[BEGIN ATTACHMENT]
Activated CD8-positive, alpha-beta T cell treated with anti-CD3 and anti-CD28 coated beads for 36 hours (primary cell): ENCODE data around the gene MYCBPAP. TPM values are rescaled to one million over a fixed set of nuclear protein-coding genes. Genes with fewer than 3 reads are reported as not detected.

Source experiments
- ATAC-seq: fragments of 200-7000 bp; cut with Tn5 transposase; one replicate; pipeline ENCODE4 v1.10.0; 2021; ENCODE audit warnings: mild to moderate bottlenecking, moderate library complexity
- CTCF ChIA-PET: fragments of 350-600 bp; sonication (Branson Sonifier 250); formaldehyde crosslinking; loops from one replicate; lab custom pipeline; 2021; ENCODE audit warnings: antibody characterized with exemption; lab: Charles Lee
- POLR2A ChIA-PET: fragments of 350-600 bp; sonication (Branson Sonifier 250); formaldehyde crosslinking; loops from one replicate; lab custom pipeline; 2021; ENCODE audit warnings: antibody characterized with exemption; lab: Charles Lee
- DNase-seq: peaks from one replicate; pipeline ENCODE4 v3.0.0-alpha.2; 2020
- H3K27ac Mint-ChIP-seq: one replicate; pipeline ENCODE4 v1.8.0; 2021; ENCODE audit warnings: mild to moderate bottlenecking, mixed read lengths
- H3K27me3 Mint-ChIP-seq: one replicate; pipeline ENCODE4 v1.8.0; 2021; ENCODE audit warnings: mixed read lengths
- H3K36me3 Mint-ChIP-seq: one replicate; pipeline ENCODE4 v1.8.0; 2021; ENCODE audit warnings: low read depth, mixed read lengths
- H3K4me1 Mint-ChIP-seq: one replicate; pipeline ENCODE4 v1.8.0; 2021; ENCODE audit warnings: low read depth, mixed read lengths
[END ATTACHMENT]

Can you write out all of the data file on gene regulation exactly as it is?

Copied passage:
Activated CD8-positive, alpha-beta T cell treated with anti-CD3 and anti-CD28 coated beads for 36 hours (primary cell): ENCODE data around the gene MYCBPAP. TPM values are rescaled to one million over a fixed set of nuclear protein-coding genes. Genes with fewer than 3 reads are reported as not detected.

Source experiments
- ATAC-seq: fragments of 200-7000 bp; cut with Tn5 transposase; one replicate; pipeline ENCODE4 v1.10.0; 2021; ENCODE audit warnings: mild to moderate bottlenecking, moderate library complexity
- CTCF ChIA-PET: fragments of 350-600 bp; sonication (Branson Sonifier 250); formaldehyde crosslinking; loops from one replicate; lab custom pipeline; 2021; ENCODE audit warnings: antibody characterized with exemption; lab: Charles Lee
- POLR2A ChIA-PET: fragments of 350-600 bp; sonication (Branson Sonifier 250); formaldehyde crosslinking; loops from one replicate; lab custom pipeline; 2021; ENCODE audit warnings: antibody characterized with exemption; lab: Charles Lee
- DNase-seq: peaks from one replicate; pipeline ENCODE4 v3.0.0-alpha.2; 2020
- H3K27ac Mint-ChIP-seq: one replicate; pipeline ENCODE4 v1.8.0; 2021; ENCODE audit warnings: mild to moderate bottlenecking, mixed read lengths
- H3K27me3 Mint-ChIP-seq: one replicate; pipeline ENCODE4 v1.8.0; 2021; ENCODE audit warnings: mixed read lengths
- H3K36me3 Mint-ChIP-seq: one replicate; pipeline ENCODE4 v1.8.0; 2021; ENCODE audit warnings: low read depth, mixed read lengths
- H3K4me1 Mint-ChIP-seq: one replicate; pipeline ENCODE4 v1.8.0; 2021; ENCODE audit warnings: low read depth, mixed read lengths